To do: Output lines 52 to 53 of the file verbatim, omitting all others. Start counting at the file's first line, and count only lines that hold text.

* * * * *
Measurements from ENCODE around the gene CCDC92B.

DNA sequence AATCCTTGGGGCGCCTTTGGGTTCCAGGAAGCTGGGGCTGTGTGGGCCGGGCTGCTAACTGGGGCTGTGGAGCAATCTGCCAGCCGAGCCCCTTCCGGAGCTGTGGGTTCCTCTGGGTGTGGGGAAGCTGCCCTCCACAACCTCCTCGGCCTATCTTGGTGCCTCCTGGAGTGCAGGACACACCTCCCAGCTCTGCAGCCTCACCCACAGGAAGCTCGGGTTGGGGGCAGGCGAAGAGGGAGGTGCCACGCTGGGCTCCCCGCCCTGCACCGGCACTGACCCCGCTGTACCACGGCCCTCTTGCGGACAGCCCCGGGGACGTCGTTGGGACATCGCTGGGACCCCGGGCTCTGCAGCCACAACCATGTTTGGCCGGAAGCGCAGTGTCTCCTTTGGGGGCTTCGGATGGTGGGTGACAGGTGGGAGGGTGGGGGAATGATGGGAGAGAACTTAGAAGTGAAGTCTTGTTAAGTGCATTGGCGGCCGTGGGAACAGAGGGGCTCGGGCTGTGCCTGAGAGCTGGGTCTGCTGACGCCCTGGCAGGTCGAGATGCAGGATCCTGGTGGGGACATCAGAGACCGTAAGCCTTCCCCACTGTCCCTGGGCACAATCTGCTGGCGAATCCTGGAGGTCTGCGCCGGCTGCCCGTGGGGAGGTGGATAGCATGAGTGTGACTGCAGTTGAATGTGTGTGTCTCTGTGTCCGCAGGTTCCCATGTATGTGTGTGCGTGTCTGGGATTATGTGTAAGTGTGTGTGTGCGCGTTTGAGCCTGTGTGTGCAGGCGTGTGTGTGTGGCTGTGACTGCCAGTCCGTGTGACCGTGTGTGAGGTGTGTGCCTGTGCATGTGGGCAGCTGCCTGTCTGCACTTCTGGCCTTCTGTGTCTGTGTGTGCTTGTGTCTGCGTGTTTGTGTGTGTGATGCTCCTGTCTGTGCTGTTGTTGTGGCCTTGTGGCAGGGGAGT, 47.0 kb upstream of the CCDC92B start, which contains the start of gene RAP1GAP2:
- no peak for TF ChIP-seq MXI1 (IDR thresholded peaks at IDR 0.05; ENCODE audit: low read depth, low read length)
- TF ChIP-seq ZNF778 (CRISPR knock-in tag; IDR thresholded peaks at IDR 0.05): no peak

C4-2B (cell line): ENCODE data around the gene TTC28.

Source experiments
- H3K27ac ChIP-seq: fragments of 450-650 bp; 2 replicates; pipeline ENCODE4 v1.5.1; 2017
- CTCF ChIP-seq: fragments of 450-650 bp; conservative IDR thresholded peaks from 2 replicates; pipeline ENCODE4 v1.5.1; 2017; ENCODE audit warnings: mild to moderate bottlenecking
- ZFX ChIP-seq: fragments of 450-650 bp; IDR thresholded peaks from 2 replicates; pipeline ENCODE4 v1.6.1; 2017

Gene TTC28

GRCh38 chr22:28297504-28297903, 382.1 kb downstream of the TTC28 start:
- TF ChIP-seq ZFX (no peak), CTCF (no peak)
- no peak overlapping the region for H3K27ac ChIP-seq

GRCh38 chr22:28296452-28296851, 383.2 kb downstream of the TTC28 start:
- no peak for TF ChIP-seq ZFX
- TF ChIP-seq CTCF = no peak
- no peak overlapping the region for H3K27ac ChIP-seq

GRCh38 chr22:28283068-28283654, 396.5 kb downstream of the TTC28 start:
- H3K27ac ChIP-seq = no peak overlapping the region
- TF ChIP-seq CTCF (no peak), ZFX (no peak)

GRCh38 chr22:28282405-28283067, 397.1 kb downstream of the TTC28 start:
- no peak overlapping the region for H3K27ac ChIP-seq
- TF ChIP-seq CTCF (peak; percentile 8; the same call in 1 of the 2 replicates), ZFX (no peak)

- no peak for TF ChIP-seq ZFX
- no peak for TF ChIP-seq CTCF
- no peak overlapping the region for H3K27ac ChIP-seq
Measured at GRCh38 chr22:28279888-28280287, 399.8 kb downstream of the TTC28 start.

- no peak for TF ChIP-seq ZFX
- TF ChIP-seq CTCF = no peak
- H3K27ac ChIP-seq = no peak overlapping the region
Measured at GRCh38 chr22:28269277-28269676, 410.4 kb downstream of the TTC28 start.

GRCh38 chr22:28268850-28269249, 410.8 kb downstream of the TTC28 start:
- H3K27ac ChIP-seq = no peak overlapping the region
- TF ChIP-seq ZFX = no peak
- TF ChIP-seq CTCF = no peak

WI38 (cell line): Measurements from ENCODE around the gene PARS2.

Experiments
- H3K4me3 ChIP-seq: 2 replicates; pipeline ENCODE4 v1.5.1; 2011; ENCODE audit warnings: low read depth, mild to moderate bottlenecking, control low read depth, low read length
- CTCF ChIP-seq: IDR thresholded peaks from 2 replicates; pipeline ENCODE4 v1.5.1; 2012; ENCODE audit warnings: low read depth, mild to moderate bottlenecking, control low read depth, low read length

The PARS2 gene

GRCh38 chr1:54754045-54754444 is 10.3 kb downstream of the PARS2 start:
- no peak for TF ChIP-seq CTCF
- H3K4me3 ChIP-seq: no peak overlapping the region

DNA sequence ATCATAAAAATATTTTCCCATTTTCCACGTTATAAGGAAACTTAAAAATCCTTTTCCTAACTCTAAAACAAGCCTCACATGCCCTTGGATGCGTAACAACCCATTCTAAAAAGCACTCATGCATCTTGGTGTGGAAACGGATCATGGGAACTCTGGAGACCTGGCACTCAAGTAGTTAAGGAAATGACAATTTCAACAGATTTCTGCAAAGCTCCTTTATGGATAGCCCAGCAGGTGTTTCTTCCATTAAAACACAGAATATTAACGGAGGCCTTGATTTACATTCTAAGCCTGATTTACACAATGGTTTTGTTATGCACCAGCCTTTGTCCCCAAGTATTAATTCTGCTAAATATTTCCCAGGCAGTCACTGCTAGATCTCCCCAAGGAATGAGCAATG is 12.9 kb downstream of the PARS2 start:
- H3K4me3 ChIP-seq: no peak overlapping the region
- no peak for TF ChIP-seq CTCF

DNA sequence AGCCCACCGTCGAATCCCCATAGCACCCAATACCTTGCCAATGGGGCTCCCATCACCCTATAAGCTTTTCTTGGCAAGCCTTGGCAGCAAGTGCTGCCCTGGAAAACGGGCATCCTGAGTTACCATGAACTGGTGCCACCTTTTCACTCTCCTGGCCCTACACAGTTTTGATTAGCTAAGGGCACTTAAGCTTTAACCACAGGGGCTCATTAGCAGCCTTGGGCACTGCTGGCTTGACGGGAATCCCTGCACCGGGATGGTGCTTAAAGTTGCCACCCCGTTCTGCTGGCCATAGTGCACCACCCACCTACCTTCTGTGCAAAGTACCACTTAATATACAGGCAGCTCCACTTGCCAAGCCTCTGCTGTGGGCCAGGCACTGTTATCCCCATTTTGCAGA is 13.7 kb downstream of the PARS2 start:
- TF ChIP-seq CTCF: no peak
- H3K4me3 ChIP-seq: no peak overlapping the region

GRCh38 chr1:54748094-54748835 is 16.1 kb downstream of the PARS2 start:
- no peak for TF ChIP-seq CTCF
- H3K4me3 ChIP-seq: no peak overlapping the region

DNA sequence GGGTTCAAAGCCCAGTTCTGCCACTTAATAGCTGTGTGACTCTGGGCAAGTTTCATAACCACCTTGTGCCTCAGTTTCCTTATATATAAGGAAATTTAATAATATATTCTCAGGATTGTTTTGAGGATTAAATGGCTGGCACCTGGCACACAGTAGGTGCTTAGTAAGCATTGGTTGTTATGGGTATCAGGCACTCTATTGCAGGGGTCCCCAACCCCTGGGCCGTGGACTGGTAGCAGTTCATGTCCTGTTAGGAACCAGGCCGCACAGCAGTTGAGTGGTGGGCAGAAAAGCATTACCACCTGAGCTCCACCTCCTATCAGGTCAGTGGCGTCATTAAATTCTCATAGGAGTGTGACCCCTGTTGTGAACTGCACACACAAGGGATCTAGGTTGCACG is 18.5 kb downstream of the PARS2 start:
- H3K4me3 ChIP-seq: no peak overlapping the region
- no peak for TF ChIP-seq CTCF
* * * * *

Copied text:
- H3K4me3 ChIP-seq: no peak overlapping the region

DNA sequence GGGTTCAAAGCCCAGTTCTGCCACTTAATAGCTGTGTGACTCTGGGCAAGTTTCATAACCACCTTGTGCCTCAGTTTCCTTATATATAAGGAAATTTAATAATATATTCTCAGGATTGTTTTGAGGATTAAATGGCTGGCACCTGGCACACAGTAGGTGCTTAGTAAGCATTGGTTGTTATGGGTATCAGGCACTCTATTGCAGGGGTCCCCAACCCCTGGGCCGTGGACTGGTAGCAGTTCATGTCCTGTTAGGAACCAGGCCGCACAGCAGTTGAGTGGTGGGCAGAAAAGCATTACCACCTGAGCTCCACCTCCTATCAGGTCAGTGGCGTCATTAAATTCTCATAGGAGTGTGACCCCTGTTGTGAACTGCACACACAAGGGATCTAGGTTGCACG is 18.5 kb downstream of the PARS2 start: